Ginger Ice Cream with Honey-Sesame Brittle

By • August 27, 2012 15 Comments

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Author Notes: A bold, fresh ginger ice cream with crunchy bits of orange infused honey-sesame brittle. This recipe uses Jeni's ice cream base. I use tapioca starch in place of corn starch and golden syrup in place of corn syrup, but they are interchangeable. I use raw, unfiltered honey for the brittle and ice cream as I think it gives the best flavor.

The brittle recipe makes more than what is needed for the ice cream, just use your imagination for the unused portion.

Food52 Review: This is a delightful ice cream that packs a wollop of flavor. I let this ice cream chill for about 16 hours and I loved the nice, gingery punch. The toasty sesame brittle is excellent with the ice cream. Watch it closely when baking, as mine took less than 25 minutes. There's lots of brittle leftover, so I guess I'll have to make some more ice cream. Stephanie Bourgeois

Makes 1 quart

Ginger Ice Cream

  • 3 1/2 ounces unpeeled ginger root
  • 2 cups whole milk
  • 1 tablespoon plus one teaspoon tapioca starch
  • 1/8 teaspoon fine sea salt
  • 1 1/4 cups heavy cream (plus extra to mix with tapioca starch)
  • 2/3 cup sugar
  • 2 tablespoons honey or golden syrup (I prefer honey)

Honey-Sesame Brittle

  • 3 tablespoons honey
  • 1 1/2 cups sesame seeds
  • zest of one orange
  1. Cut ginger root into long strips and place in small saucepan. Add just enough water to cover the ginger and bring to a boil. Boil for 2 minutes and remove from heat. Drain the water.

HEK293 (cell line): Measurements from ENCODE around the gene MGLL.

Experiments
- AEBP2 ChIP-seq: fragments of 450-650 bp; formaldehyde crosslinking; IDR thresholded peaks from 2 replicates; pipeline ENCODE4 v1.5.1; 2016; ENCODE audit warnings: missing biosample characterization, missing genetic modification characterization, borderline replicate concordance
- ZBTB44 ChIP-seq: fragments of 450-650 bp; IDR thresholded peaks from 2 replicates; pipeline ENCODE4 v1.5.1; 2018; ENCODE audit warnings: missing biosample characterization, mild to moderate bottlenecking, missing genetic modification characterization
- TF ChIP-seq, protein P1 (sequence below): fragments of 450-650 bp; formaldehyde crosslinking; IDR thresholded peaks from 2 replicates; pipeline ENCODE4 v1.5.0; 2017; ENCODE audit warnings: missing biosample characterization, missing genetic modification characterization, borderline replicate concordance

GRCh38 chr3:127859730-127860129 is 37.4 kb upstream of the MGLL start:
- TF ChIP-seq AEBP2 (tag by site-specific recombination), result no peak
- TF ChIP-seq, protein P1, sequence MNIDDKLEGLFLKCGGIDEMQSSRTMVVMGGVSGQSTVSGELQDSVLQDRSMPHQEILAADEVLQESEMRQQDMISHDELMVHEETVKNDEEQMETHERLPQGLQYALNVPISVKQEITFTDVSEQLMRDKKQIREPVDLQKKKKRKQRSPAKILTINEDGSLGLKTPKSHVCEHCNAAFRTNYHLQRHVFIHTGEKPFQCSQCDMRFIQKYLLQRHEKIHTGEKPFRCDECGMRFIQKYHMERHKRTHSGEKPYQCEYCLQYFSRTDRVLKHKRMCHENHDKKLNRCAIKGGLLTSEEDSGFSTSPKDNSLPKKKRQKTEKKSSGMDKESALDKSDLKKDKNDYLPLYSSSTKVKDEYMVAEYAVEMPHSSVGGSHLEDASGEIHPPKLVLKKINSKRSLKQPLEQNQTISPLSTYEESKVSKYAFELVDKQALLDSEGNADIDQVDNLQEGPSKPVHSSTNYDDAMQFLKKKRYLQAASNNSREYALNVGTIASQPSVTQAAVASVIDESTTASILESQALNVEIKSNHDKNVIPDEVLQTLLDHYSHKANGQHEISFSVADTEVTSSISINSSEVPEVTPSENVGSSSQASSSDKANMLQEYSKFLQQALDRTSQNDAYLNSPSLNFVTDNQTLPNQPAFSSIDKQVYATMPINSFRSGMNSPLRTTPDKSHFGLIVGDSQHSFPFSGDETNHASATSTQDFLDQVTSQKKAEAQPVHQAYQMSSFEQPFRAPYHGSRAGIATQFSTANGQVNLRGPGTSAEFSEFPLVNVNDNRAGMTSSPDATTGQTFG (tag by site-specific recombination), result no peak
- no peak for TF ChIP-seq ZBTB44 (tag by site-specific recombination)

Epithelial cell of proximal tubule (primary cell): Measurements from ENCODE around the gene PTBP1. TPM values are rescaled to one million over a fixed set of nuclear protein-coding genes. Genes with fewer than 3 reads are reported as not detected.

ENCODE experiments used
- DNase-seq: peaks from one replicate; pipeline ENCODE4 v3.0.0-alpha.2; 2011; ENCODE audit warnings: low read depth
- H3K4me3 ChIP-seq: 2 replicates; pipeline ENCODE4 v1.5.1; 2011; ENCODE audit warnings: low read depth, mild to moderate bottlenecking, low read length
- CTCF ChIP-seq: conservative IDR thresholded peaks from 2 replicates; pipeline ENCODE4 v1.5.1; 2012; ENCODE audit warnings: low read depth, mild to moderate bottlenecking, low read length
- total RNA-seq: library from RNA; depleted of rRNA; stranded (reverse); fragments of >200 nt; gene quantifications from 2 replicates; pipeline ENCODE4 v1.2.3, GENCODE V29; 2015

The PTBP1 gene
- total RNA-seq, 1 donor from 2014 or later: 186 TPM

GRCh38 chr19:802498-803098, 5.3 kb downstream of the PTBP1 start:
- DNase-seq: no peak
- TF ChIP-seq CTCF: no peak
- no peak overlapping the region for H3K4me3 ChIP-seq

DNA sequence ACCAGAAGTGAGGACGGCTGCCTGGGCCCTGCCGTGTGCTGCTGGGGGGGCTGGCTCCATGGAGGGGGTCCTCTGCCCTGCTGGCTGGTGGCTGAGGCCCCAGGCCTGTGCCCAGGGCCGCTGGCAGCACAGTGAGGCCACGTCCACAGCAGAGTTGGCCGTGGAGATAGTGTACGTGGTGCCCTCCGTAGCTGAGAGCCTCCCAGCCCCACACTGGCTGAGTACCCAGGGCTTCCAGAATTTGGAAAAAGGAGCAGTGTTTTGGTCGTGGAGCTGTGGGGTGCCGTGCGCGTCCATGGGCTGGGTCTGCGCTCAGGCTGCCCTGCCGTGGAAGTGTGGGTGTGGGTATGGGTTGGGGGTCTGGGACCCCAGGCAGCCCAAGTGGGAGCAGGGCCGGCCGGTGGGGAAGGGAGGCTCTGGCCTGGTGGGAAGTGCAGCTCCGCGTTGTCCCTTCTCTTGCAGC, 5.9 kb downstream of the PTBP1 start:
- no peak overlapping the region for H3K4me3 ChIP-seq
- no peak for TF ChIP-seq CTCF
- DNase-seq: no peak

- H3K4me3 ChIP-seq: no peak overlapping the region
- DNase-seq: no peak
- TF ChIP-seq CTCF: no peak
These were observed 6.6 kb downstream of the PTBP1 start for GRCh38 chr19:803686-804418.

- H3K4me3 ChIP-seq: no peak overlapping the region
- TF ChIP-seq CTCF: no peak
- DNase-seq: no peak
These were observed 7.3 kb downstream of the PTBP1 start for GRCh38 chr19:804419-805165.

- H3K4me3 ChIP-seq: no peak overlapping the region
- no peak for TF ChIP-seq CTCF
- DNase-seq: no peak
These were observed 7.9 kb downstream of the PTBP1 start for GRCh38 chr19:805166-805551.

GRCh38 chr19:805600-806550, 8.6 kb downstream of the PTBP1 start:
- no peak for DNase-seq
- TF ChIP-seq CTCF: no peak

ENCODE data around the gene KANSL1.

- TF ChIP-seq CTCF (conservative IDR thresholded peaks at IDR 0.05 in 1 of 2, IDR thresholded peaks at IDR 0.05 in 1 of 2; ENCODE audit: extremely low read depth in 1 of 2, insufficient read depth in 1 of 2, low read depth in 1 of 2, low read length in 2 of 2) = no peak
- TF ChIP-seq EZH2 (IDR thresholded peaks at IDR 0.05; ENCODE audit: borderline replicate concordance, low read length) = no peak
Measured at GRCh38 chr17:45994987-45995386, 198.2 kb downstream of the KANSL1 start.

2. Mix tapioca starch with just enough heavy cream to make a smooth slurry. Add the salt and mix. Set aside.
  3. Combine ginger, milk, cream, sugar, and honey (or golden syrup) in 4 qt saucepan. Bring to a rolling boil at medium high heat and boil for 4 minutes. Remove from heat and whisk in tapioca starch slurry.
  4. Return mixture to a boil and cook, stirring until the mixture is slightly thickened, about 1 minute. Remove from heat.
  5. Pour the mixture into a 1-gallon Ziploc bag or 1-quart container and store in fridge for a minimum of 12 hours, or overnight. If you like a stronger ginger flavor, let it sit longer.
  6. About an hour before churning your ice cream, make the brittle. Preheat oven to 350. LIne a baking sheet with silicone mat or parchment paper sprayed with cooking spray. Pour honey into a small saucepan and warm, just until liquid. Remove from heat. Add orange zest and stir. Add sesame seeds and mix together until seeds are well coated. Pour mixture into pan and spread to about 1/4 inch thick. Bake for about 20 minutes, checking after 15 minutes; you want the seeds to turn golden brown. Take care to not over cook or the bottom will be dark (and not taste as good). Let brittle cool. Break into small, pea-sized pieces while ice cream is churning, ready to add to ice cream. (I use about 3/4 cup for the ice cream, but use more or less depending on your preference.)
  7. When ready to churn ice cream, pull out the ice cream base and pour through a fine sieve to strain out any small flecks of ginger peel. Churn ice cream until thick and creamy. Add in small pieces of the brittle while putting finished ice cream into storage container. Freeze ice cream in the coldest part of your freezer for at least 4 hours.